Humphreys tells of exclusive access to Anonymous hacker during talk at Humber’s Lakeshore campus

by | Nov 27, 2015 | News

Jeremy Appel and Charlotte Morritt-Jacobs
Senior Reporters

On an otherwise regular day, Canadian journalist Adrian Humphreys came across a bombshell of a story.

“I was reading federal court decisions on a slow news day and there was a small, short decision that had a couple of red-flag words. One was (that) it was an asylum case (with) Americans and the other was a reference to a claim of torture,” said the National Post reporter.

Humphreys came to Humber’s Lakeshore campus Tuesday to tell students the story of Matt DeHart, an American hacker with the group Anonymous, who requested asylum in Canada after reportedly being tortured and accused of possessing child pornography.

Humphreys, an experienced crime reporter, navigated a labyrinth of criminal and political intrigue to produce the longest series of reports the National Post has ever published.

“It involved a naturally secretive world… child pornographers, Anonymous, spy agencies, the FBI and the CIA,” he said.

A colleague told Humphreys that DeHart was just some crazy person and that he shouldn’t waste his time, but Humphreys was ready to devote considerable effort to him. Eight months and 15,000 words later, he had his story.

Humphreys first realized he was onto something substantial when he received some FBI documents that confirmed DeHart had been interrogated.

“The F302, the file code number, (was prefixed) with the FBI’s code for an espionage investigation. It didn’t start with the code for child pornography or even a computer crime investigation,” said Humphreys.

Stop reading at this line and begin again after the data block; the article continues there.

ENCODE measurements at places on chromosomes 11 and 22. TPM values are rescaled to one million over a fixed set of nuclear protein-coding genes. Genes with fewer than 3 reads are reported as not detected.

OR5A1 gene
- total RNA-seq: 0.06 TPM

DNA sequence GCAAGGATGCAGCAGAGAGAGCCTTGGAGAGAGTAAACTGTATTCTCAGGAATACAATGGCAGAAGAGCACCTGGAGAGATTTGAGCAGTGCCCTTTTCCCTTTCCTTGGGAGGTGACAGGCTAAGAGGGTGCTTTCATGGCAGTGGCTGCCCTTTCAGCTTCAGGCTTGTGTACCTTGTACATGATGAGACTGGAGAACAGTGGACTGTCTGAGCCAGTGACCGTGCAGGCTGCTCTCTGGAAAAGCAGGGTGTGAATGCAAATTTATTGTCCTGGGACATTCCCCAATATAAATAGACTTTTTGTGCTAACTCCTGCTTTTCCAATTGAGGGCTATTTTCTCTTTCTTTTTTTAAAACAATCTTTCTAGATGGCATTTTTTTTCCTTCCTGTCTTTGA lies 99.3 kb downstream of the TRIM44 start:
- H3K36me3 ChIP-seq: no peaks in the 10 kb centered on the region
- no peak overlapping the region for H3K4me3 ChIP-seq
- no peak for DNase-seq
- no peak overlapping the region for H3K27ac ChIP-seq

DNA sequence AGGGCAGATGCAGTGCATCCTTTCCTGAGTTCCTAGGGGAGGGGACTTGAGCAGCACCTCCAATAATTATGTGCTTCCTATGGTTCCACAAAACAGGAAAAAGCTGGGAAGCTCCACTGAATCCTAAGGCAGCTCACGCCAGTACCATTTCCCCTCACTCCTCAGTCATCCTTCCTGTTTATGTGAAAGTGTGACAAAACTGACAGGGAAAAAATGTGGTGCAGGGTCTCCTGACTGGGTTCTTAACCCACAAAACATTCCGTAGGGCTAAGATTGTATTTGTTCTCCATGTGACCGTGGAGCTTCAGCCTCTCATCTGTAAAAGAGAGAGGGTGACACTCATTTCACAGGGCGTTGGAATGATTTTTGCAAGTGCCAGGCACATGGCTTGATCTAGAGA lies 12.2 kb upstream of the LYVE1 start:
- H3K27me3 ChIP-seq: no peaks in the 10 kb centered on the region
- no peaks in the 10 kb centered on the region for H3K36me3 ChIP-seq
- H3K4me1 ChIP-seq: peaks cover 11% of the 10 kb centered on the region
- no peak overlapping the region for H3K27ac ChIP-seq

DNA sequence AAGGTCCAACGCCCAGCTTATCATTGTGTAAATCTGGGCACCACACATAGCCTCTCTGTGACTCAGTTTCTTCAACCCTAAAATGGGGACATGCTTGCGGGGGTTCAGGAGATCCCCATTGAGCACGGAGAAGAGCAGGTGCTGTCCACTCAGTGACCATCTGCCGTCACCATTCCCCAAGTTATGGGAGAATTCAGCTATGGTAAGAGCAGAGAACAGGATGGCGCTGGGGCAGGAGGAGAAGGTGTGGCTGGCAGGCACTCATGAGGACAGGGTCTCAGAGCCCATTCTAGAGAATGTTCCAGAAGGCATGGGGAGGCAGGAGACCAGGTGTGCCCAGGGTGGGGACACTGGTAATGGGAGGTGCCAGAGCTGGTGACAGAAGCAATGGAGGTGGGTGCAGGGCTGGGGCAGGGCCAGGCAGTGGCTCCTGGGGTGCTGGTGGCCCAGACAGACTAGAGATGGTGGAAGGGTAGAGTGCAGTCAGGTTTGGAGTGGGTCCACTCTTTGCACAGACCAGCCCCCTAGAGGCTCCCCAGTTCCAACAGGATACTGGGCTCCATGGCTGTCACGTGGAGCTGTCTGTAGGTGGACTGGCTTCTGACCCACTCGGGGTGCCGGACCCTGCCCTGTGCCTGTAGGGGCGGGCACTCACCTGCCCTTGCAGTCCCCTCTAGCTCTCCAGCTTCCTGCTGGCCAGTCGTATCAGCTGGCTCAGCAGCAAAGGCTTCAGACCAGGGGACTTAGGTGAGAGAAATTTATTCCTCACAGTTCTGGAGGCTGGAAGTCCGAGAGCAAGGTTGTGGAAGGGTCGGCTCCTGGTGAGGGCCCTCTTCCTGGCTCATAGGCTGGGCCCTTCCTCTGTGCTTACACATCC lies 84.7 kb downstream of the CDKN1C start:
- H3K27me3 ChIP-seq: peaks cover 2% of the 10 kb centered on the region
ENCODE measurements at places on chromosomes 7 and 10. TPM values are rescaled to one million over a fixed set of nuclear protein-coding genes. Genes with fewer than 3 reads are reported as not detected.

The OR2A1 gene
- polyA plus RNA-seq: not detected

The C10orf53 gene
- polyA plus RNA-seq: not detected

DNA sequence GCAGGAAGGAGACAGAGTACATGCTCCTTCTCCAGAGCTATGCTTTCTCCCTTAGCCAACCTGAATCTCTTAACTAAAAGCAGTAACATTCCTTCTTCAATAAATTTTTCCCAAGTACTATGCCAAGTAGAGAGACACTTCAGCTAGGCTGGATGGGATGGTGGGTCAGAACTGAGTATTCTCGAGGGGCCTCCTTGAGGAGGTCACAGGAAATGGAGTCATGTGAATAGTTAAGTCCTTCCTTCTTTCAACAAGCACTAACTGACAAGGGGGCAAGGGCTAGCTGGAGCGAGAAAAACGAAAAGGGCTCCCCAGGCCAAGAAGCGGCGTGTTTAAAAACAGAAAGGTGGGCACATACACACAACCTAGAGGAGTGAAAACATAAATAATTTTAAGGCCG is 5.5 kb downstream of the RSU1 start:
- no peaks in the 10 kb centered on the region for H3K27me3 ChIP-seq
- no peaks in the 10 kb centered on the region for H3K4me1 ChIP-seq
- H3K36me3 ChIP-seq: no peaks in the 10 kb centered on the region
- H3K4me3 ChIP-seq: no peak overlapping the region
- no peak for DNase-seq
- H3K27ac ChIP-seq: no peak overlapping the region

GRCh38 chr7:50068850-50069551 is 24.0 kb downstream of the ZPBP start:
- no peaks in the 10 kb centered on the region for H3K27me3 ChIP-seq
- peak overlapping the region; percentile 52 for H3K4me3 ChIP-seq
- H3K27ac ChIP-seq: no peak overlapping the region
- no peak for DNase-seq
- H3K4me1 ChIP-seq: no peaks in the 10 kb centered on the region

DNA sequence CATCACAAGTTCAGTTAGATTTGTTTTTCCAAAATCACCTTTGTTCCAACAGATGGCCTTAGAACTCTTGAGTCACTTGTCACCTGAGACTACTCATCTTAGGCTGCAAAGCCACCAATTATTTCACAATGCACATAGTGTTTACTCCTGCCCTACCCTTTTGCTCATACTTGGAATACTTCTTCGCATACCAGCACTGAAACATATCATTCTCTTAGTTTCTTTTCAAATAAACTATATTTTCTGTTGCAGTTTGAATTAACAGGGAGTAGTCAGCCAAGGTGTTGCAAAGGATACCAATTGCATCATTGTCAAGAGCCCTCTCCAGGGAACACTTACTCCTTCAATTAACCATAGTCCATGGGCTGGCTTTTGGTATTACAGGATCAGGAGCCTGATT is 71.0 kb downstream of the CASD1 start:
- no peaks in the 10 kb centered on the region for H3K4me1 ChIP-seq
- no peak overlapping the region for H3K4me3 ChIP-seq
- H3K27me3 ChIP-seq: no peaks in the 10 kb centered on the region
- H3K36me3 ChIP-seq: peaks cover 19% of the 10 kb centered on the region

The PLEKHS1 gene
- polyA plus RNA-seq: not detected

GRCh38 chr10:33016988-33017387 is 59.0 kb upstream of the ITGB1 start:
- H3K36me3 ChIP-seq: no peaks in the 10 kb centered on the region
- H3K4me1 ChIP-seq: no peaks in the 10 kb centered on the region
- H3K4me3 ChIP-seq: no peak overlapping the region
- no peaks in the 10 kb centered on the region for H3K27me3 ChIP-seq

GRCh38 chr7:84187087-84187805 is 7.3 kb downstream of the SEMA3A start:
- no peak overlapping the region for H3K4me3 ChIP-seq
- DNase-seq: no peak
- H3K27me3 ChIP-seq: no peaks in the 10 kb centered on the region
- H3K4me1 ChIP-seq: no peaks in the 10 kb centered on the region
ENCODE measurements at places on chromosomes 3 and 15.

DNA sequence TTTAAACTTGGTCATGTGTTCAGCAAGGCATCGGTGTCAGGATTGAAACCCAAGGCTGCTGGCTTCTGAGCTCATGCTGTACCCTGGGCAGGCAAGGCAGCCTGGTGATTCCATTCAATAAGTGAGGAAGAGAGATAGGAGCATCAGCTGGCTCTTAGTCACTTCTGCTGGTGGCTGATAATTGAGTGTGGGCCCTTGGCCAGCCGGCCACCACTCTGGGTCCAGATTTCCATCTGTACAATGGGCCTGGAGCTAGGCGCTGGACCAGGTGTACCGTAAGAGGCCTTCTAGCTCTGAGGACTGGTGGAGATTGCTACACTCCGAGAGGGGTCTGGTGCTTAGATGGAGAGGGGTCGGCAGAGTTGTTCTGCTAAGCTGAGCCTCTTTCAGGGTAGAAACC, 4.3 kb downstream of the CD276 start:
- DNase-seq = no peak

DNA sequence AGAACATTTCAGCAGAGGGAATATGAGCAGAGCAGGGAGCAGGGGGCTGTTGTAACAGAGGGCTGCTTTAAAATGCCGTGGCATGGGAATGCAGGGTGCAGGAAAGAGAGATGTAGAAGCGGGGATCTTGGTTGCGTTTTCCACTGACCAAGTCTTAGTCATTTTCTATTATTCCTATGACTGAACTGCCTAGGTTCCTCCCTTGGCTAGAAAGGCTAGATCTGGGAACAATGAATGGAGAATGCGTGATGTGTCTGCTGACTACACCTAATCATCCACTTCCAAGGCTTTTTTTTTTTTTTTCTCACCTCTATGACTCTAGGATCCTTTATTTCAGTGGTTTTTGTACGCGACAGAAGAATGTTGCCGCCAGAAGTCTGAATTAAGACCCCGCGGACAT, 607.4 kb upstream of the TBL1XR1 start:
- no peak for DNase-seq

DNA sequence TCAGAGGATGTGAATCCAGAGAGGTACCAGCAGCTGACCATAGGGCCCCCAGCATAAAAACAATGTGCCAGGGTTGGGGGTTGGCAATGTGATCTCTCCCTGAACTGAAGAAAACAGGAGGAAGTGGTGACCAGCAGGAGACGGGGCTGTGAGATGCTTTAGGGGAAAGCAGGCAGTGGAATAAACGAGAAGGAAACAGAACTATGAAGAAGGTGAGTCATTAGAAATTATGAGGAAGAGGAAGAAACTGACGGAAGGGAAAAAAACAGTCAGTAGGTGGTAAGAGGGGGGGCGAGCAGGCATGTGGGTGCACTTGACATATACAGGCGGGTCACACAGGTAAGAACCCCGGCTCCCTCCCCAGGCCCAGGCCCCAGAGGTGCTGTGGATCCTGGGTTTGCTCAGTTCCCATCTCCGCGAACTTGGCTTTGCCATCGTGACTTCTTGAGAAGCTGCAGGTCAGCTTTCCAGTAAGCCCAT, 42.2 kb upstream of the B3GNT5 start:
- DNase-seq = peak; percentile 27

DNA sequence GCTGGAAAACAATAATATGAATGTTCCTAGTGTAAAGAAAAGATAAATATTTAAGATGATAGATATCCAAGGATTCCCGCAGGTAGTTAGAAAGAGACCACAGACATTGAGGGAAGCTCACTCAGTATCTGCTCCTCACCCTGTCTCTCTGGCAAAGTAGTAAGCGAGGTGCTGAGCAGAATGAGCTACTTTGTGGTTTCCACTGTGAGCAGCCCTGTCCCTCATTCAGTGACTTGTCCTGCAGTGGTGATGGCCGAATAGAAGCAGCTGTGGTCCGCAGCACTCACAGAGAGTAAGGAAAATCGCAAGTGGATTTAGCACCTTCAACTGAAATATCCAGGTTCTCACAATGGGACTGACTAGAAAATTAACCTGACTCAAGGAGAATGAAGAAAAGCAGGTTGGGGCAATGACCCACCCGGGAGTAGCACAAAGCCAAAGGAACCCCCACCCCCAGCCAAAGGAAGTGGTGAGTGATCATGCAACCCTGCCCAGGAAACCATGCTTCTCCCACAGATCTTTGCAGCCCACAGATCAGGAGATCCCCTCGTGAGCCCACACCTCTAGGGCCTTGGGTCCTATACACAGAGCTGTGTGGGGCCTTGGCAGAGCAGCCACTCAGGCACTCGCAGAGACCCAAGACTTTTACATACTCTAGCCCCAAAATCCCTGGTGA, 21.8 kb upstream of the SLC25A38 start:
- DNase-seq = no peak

The next step was to interview DeHart in Toronto, where he was under house arrest and forbidden from accessing a computer. This proved somewhat challenging, as DeHart was not prepared to open up to just any stranger.

Humphreys had “to confirm absolutely everything just to assess his credibility,” even something as seemingly insignificant as what high school he went to.

“We had a nice understanding that neither of us trusted each other,” he joked.

DeHart was arrested by Canadian Border Services Agency and Toronto police in April last year. He attempted suicide twice in jail.

Last week, DeHart pleaded guilty to possessing child pornography in exchange for a reduced sentence of seven-and-a-half years in prison, which Humphreys describes as a “huge incentive to plead guilty.”

The reporter said that whether DeHart was indeed in possession of child pornography is immaterial.

“There’s enough questions and concern about how he was investigated, what the evidence that was used against him and the timing of the prosecution to warrant (suspicion),” Humphreys said.

Throughout this whole ordeal, Humphreys took what some would regard as excessive precautions in keeping his correspondence private.

“I was afraid of my e-mail being hacked. I was afraid of being doxed or lampooned or pranked by Anonymous…. This story really pushed me into becoming aware of the need to be prepared to talk in encrypted channels with people electronically,” he said.

“The text of this story must trip every single trigger of the NSA digital screen.”

The five-part series is available to read online at